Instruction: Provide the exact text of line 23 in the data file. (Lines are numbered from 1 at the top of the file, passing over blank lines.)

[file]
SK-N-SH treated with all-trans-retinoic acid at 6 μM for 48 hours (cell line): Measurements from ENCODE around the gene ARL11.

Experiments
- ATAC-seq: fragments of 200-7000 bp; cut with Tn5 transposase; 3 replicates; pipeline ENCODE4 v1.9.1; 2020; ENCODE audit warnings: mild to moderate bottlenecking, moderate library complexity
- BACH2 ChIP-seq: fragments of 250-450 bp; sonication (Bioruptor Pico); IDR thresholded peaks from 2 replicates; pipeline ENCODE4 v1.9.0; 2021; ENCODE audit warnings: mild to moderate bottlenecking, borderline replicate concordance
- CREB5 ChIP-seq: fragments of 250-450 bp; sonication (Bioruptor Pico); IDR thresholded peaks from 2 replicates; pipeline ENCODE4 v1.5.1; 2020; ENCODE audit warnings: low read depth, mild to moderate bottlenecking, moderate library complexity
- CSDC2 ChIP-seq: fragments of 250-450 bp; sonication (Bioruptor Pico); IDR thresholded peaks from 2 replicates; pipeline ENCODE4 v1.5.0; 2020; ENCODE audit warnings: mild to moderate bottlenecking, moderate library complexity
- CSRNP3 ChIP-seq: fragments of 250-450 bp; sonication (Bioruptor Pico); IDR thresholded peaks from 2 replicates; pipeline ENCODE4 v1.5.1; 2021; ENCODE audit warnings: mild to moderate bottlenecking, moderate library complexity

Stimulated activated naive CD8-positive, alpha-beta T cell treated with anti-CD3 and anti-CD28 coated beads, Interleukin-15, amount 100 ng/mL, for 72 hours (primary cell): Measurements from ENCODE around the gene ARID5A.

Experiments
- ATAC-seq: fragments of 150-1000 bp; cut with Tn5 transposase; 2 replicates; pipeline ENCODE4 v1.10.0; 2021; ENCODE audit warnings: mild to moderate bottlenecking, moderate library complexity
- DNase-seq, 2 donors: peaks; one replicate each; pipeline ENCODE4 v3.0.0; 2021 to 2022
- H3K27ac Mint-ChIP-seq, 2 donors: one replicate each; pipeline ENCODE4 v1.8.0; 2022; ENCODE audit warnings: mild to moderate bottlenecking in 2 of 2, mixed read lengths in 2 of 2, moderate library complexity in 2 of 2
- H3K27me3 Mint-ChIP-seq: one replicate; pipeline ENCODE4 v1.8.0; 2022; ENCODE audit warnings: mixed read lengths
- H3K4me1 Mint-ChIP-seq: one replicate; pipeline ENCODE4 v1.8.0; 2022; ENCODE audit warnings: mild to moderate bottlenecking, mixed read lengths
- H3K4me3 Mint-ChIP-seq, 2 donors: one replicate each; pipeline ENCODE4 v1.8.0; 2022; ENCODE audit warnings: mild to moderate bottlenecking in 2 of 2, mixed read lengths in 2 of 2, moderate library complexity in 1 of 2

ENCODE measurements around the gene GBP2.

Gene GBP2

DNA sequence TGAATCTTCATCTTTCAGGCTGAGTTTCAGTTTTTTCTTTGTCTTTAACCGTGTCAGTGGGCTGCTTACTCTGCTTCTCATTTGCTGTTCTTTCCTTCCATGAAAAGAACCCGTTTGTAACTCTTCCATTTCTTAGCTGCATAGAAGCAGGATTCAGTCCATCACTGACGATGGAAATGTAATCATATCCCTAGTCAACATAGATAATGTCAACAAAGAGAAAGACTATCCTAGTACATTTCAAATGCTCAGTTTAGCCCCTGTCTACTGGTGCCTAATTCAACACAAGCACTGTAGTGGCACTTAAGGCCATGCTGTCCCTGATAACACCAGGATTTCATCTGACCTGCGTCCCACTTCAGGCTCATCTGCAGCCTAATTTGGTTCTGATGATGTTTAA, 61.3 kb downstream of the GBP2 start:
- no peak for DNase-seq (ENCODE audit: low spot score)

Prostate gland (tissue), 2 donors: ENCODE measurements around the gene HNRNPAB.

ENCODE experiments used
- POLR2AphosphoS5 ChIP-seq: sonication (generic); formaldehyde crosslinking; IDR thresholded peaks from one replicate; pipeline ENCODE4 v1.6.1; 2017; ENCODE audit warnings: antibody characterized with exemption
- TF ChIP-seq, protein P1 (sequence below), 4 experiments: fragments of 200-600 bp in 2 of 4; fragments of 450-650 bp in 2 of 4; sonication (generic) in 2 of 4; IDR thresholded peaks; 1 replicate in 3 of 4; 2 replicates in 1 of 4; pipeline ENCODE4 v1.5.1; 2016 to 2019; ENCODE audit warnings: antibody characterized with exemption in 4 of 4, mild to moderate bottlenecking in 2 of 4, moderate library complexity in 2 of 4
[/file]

- TF ChIP-seq, protein P1 (sequence below), 4 experiments: fragments of 200-600 bp in 2 of 4; fragments of 450-650 bp in 2 of 4; sonication (generic) in 2 of 4; IDR thresholded peaks; 1 replicate in 3 of 4; 2 replicates in 1 of 4; pipeline ENCODE4 v1.5.1; 2016 to 2019; ENCODE audit warnings: antibody characterized with exemption in 4 of 4, mild to moderate bottlenecking in 2 of 4, moderate library complexity in 2 of 4